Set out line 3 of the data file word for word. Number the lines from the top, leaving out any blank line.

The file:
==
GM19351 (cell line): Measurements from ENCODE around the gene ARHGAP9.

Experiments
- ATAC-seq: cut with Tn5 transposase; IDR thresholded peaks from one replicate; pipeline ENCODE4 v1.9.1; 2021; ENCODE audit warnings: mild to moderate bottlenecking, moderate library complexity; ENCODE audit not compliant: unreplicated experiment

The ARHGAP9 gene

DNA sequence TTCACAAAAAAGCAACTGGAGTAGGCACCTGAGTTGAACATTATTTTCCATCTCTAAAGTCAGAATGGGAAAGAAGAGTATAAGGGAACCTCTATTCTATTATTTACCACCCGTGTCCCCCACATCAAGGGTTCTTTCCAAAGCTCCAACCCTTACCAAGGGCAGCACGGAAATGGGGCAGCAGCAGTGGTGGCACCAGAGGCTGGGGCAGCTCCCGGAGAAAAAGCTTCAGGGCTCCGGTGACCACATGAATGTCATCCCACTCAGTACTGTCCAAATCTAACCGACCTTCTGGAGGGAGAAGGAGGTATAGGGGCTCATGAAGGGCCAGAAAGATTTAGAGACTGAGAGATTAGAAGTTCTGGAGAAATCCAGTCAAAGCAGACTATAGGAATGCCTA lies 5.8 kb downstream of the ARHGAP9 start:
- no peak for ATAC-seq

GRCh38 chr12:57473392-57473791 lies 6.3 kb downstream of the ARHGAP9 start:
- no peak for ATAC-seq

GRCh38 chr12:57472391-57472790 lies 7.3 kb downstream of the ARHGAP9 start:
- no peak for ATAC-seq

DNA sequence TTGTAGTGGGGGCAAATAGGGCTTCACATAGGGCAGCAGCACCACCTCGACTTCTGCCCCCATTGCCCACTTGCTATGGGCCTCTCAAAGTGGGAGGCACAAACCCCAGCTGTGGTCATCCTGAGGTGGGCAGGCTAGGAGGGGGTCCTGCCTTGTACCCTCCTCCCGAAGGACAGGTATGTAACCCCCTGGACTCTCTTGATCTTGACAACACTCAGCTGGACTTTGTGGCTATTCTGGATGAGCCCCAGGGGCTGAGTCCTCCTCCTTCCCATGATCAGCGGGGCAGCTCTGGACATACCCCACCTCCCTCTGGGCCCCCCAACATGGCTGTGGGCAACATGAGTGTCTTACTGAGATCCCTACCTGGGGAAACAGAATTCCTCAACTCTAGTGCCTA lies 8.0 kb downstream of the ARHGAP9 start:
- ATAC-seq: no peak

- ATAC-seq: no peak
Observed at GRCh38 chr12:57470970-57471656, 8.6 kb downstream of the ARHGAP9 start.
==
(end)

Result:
- ATAC-seq: cut with Tn5 transposase; IDR thresholded peaks from one replicate; pipeline ENCODE4 v1.9.1; 2021; ENCODE audit warnings: mild to moderate bottlenecking, moderate library complexity; ENCODE audit not compliant: unreplicated experiment